On the oth of September, 1832, he preached there the sermon which brought his pastoral career to a close. The subject was the Lord's Supper, and his text was: “ The kingdom of God is not meat and drink, but righteousness and peace and joy in the Holy Ghost. Rom. xiv. 17.”—“In the history of the Church,” he begins, “no subject has been more fruitful of controversy than the Lord's Supper. There never has been any unanimity in the understanding of its nature, nor any uniformity in the mode of celebrating it." He goes on with a long paragraph stating various divergencies of custom in sacramental observance, and then proceeds:
“I allude to these facts only to show that, so far from the supper being a tradition in which men are fully agreed, there has always been the widest room for difference of opinions upon this particular. Having recently given particular attention to this subject, I was led to the conclusion that Jesus did not intend to establish an institution for perpetual observance when he ate the Passover with his disciples; and, further, to the opinion, that it is not expedient to celebrate it the
way we do."
The body of the sermon is devoted to a cool statement of his reasons for this conclusion and opinion; and at the end comes the decision at which he had arrived :
“ Influenced by these considerations, I have proposed to the brethren of the Church to drop the use of the elements and the claim of authority in the administration of this ordinance, and have suggested a mode in which a meeting for the same purpose might be held, free of objection.
My brethren have considered my views with patience and candour, and have recommended, unanimously, an adherence to the present form. I have therefore been compelled to consider whether it becomes me to administer it. I am clearly of the opinion I ought not. This discourse has already been so far extended that I can only say that the reason of my determination is shortly this:- It is my desire, in the office of a Christian minister, to do nothing which I cannot do with my whole heart. Having said this, I have said all. I have no hostility to this institution; I am only stating my want of sympathy with it. Neither should I ever have obtruded this opinion upon other people, had I not been called by my office to administer it. That is the end of my opposition, that I am not interested in it. I am content that it stand to the end of the world, if it please men and please Heaven, and I shall rejoice in all the good it produces."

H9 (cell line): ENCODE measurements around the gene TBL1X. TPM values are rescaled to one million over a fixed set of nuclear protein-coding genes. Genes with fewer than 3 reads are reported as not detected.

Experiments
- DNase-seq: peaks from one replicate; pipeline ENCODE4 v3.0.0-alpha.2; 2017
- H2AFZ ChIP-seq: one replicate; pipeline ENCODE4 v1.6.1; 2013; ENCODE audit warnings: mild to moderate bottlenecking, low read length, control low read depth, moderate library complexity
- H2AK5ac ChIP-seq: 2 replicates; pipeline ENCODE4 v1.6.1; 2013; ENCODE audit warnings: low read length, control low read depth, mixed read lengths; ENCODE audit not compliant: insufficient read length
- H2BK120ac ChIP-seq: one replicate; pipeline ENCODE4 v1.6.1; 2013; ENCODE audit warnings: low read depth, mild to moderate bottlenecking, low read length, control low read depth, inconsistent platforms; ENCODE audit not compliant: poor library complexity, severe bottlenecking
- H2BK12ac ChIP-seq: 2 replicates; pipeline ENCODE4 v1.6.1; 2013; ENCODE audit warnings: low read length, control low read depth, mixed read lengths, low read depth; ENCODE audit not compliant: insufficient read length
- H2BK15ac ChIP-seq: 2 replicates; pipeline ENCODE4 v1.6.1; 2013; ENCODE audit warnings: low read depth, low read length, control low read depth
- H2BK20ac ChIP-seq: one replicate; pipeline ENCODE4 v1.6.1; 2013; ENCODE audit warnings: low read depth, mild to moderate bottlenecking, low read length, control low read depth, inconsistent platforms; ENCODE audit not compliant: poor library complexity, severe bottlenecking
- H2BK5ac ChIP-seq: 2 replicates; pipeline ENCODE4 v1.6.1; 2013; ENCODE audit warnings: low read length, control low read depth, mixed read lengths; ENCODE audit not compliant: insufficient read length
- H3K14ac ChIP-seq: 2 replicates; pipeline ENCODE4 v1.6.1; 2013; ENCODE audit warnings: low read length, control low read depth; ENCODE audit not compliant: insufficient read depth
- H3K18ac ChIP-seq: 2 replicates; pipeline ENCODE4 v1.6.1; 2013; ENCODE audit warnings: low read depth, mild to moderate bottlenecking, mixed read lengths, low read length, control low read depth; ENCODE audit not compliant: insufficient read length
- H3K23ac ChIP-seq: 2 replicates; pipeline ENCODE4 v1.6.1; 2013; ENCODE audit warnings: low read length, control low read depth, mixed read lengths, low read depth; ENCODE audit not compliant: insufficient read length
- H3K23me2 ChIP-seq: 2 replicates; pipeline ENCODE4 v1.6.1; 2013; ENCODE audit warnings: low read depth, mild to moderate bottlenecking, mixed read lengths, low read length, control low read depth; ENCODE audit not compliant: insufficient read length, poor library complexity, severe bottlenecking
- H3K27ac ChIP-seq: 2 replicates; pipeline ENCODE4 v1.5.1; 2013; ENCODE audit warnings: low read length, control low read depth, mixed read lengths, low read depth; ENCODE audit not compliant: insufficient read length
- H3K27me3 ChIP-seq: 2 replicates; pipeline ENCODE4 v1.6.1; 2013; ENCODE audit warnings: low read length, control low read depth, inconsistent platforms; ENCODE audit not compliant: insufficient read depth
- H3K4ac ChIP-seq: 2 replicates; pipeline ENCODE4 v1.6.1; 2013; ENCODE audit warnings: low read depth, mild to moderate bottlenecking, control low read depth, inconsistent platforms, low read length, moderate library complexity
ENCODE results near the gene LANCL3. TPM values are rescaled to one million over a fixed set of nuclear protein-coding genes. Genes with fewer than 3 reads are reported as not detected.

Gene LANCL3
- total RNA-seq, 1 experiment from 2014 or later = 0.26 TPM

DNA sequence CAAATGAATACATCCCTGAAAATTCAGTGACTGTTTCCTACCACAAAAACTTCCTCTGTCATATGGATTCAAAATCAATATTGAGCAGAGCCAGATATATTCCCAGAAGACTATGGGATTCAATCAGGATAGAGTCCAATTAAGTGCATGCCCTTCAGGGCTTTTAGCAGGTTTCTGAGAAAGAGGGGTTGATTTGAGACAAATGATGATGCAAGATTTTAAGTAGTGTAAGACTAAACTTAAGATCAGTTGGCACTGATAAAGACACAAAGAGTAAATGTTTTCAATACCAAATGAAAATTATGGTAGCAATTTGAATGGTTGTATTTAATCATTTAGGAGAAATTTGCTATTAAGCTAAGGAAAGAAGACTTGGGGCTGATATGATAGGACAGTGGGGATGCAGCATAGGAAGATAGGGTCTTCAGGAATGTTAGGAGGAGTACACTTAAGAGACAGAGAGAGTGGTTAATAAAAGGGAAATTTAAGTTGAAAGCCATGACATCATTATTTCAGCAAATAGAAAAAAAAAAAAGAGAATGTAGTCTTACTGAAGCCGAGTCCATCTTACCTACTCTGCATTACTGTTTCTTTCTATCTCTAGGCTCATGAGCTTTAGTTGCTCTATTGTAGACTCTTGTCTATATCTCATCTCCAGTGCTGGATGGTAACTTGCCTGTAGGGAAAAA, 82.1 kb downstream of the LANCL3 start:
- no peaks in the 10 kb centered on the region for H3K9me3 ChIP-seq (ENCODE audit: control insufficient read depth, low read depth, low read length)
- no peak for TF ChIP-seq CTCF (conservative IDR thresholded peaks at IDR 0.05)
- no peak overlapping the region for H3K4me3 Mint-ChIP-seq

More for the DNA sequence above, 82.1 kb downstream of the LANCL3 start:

“I am content that it should stand to the end of the world,” but “I am not interested in it,” – that is the view expressed of the holiest mystery of Christianity by a man who stood for three years in the pulpit of Cotton Mather. It is doubtful whether the whole literature of heresy contains two phrases which to any mind still affected by traditional Christian faith must seem more saturated with serene insolence.
Serenely insolent, at least to orthodox Christians, Emerson remained all his life. This life was far from eventful. After giving up his pastorate he supported himself as a lecturer, occasionally preaching. He went abroad for a year, beginning that friendship with Carlyle which resulted in their lifelong correspondence. In 1836 appeared his first book,
Nature," beautiful, serene, obscure, stimulating, permeated with the idealism which was the basis of his philosophy. In 1837 he gave, before the Phi Beta Kappa Society of Harvard College, his celebrated address on “ The American Scholar,” of which the closing paragraph is among the most articulate assertions of his individualism :
“If the single man plant himself indomitably on his instincts, and there abide, the huge world will come round to him. Patience, patience; with the shades of all the good and great for company; and for solace the perspective of your own infinite life; and for work the study and communication of principles, the making those instincts prevalent, the conversion of the world. Is it not the chief disgrace in the world not to be an unit;- not to be reckoned one character; not to yield that peculiar fruit which each man was created to bear, but to be reckoned in the gross, in the hundred, or the thousand, of the party, the section, to which we belong; and our opinion predicted geographically, as the north or the south? Not so, brothers and friends, – please God, ours shall not be so. We will walk on our own feet; we will work with our own hands; we will speak our own minds. The study of letters shall no longer be a name for pity, for doubt, and for sensual indulgence. The dread of man and the love of man shall be a wall of defence and a wreath of joy around all. A nation of men